Chichester finished three days later. (In 1967, he was awarded a knighthood by Queen Elizabeth II after sailing round the world with one stop in 226 days at the age of 66.) Kelsall turned back to Cornwall, replaced his foils and set off again, becoming the first person to singlehand a trimaran across the North Atlantic. But two years later, after Derek had built the world’s first foam sandwich racing trimaran, the 42′ Toria, and won the Round Britain Race, it was Tabarly who asked him for a chance to experience a multihull offshore.
They delivered the Toria up the Channel and along the River Thames to London, where it was exhibited outside the 1967 Boat Show. (Kelsall now lives in NZ and continues to design innovative D.I.Y. catamarans—www.kelsall.com)
1968: The Pen Duicks Re-Write the Rules
The next year Tabarly launched the world’s first maxi-multihull—a 70′ aluminum tri with two wing masts! That was just one of a fleet of legendary Pen Duicks that Tabarly would build, with the backing of the French government, helping French long-distance sailors to achieve the supremacy they enjoy today.
One of those boats, the 35′ Pen Duick V, deserves a mention. Four years after his first triumph, Tabarly’s concept of a line honors boat had evolved to a type that still looks fast today. It featured a wide stern, radiused deck edge, deep fin keel with bulb, and water ballast tanks.
When he retired, Tabarly was able to complete the restoration of the family’s elegant turn-of-the-century Fife–designed cutter, which became a familiar sight at classic boat festivals and regattas. In May 1998, the original Pen Duick celebrated her 100th anniversary amidst a fleet of Fife designs in her home waters, following which she set off to take part in the Fife regatta at Fairlie on the Firth of Clyde in Scotland. At the age of 66, while reefing the large mainsail in the dark, he was struck by the gaff and went overboard. He wore no life jacket and was unable to grasp the lifering thrown towards him.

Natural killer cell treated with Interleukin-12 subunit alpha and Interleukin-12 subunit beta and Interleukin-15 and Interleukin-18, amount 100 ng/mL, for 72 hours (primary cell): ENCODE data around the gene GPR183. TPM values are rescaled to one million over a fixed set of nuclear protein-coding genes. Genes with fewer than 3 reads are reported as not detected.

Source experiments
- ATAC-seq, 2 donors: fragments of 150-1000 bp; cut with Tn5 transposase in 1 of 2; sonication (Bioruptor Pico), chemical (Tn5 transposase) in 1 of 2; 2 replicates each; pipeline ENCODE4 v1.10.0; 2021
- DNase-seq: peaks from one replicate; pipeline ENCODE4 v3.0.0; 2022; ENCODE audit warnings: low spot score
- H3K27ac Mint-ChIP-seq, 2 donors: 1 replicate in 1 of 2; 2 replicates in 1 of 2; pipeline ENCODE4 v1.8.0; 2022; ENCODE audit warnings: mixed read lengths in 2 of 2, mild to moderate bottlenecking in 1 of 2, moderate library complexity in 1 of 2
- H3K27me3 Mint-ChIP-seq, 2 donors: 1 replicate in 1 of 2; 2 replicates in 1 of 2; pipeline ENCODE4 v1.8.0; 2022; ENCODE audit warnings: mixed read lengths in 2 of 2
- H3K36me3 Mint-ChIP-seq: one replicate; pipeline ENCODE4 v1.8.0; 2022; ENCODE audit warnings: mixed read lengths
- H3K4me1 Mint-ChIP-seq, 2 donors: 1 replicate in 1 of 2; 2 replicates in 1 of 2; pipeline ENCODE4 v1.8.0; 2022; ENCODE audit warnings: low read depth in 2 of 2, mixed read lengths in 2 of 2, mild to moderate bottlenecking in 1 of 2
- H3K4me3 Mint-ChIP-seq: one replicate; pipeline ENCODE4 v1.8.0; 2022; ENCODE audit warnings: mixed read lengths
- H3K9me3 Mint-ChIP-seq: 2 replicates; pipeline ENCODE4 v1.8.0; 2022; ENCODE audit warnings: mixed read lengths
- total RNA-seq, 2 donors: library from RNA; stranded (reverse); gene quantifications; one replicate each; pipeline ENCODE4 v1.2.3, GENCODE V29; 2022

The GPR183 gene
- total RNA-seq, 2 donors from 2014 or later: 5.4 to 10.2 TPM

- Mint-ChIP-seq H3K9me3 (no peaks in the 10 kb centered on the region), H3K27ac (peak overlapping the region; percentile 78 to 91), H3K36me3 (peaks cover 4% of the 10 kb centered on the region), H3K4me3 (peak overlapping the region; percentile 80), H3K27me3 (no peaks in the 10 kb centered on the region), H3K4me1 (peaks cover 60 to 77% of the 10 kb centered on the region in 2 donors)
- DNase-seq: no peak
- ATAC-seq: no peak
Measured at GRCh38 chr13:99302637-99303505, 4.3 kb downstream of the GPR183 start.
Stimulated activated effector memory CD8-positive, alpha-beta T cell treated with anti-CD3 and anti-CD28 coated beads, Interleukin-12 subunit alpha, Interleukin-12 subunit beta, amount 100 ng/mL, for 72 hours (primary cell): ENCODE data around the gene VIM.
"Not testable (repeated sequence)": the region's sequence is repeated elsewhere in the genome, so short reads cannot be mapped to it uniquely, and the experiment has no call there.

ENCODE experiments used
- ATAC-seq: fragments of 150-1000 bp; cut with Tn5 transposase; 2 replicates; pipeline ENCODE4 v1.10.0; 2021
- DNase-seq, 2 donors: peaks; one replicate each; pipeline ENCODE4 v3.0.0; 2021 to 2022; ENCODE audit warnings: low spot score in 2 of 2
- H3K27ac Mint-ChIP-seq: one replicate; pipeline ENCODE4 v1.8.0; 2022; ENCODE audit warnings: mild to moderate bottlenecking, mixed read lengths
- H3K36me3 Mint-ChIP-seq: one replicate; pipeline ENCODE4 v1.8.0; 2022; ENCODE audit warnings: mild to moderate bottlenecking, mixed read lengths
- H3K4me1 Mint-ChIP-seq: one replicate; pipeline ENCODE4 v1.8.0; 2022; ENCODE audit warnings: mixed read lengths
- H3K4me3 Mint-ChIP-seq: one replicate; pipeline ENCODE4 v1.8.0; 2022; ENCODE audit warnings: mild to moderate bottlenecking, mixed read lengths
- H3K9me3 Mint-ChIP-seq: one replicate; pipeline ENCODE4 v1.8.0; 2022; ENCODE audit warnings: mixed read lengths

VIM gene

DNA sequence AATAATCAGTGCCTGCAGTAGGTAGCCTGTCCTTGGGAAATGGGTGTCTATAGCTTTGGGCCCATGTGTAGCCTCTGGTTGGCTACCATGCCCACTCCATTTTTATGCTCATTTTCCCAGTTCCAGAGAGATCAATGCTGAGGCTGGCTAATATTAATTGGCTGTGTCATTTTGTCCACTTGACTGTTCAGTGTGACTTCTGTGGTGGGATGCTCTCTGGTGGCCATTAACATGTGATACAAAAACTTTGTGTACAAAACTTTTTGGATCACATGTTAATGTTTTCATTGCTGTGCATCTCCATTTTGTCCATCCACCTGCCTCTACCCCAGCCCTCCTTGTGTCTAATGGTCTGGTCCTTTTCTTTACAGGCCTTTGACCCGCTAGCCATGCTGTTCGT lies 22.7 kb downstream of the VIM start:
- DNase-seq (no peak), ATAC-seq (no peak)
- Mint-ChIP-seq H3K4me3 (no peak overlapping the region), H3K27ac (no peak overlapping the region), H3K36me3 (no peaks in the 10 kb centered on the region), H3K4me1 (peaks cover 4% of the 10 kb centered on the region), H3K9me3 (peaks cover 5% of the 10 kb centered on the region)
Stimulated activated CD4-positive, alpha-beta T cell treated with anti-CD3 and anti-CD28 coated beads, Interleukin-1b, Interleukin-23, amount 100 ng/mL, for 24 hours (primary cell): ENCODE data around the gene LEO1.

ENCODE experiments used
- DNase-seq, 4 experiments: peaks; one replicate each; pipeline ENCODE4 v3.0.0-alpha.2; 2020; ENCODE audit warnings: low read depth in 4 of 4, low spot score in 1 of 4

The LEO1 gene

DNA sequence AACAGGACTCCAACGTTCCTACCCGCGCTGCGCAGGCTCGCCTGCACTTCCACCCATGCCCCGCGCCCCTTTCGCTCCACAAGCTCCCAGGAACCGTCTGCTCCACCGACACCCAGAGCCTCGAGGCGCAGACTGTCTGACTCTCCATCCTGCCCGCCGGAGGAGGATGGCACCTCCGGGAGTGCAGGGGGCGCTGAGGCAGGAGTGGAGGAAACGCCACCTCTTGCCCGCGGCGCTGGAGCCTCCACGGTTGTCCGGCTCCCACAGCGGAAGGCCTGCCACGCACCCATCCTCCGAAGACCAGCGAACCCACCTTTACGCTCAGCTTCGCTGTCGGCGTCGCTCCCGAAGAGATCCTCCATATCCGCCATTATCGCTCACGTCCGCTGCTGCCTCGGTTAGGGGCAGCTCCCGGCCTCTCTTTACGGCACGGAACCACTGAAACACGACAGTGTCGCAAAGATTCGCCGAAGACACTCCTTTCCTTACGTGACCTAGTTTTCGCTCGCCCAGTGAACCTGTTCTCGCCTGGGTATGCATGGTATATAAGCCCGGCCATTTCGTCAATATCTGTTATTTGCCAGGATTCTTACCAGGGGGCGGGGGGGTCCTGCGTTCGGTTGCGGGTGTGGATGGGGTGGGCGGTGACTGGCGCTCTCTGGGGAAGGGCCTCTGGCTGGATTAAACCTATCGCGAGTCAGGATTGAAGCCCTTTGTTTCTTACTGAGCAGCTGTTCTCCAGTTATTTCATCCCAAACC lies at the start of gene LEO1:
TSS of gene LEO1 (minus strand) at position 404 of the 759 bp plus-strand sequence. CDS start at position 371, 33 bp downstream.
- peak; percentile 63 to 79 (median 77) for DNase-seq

All five remaining Pen Duicks (except the trimaran that was lost at sea) are still sailed by non-profits in Brittany. They all gathered in Lorient at the end of May for a festival of remembrance at the Cité de la Voile Eric Tabarly (Eric Tabarly Sailing World)–a modern nautical museum and marina where France’s biggest racing multihulls are based.
1960-64: The Evolution of Singlehanded Racing
This new sport of solo ocean racing had been quite literally invented by two upper-class British yachtsmen in 1960. Chichester and Blondie Hasler had convinced the Observer newspaper to sponsor the first Singlehanded Trans-Atlantic Race (OSTAR). Conventional wisdom held that Chichester was too old (58), his boat too big (40′), and the challenging course against the westerly winds, too hard. Chichester won by two weeks against three rivals in 25 footers.
He enjoyed the effort so much he set off again in 1962. This was a purely personal effort to beat his 40-day time, but he agreed to radio reports back to a newspaper. He not only succeeded by four days, but achieved something far more far-reaching: he turned ocean racing into a sport like track and field, where record breaking was an accepted goal.
When the second OSTAR took place, 13 yachtsmen entered, including Frenchman Eric Tabarly, who kicked off the sailing boom in France with his victory in 27 days. Chichester was second in 30 days, but was already dreaming of greater things. And by the time of the 1968 OSTAR, ambitious sailors were already setting their sights higher to the last great “first”–a non-stop circumnavigation of the planet.
In the late 60s, a small-boat voyage around the world was still a journey into the unknown….and a race around the world of any type had never even been attempted. This was also a time when the US was about to win the “space race” to land a man on the moon, and there was the realization in England that here was a chance to show the world that Britannia still ruled the waves.